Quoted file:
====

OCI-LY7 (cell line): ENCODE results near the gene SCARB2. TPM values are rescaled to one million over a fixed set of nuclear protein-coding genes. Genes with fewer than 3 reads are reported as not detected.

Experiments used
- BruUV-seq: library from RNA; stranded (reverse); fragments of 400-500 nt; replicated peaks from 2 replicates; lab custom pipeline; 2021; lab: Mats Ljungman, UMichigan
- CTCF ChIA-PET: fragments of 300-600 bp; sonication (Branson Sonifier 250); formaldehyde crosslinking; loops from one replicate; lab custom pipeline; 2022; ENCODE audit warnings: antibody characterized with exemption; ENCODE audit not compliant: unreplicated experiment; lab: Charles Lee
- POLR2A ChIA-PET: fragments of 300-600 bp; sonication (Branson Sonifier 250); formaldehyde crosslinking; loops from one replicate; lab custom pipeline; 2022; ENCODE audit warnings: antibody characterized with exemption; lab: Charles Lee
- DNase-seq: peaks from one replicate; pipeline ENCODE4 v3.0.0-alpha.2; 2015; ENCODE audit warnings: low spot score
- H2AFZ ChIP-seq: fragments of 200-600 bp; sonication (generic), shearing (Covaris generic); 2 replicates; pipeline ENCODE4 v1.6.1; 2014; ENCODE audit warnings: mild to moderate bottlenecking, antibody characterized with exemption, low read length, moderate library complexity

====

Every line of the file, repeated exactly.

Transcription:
OCI-LY7 (cell line): ENCODE results near the gene SCARB2. TPM values are rescaled to one million over a fixed set of nuclear protein-coding genes. Genes with fewer than 3 reads are reported as not detected.

Experiments used
- BruUV-seq: library from RNA; stranded (reverse); fragments of 400-500 nt; replicated peaks from 2 replicates; lab custom pipeline; 2021; lab: Mats Ljungman, UMichigan
- CTCF ChIA-PET: fragments of 300-600 bp; sonication (Branson Sonifier 250); formaldehyde crosslinking; loops from one replicate; lab custom pipeline; 2022; ENCODE audit warnings: antibody characterized with exemption; ENCODE audit not compliant: unreplicated experiment; lab: Charles Lee
- POLR2A ChIA-PET: fragments of 300-600 bp; sonication (Branson Sonifier 250); formaldehyde crosslinking; loops from one replicate; lab custom pipeline; 2022; ENCODE audit warnings: antibody characterized with exemption; lab: Charles Lee
- DNase-seq: peaks from one replicate; pipeline ENCODE4 v3.0.0-alpha.2; 2015; ENCODE audit warnings: low spot score
- H2AFZ ChIP-seq: fragments of 200-600 bp; sonication (generic), shearing (Covaris generic); 2 replicates; pipeline ENCODE4 v1.6.1; 2014; ENCODE audit warnings: mild to moderate bottlenecking, antibody characterized with exemption, low read length, moderate library complexity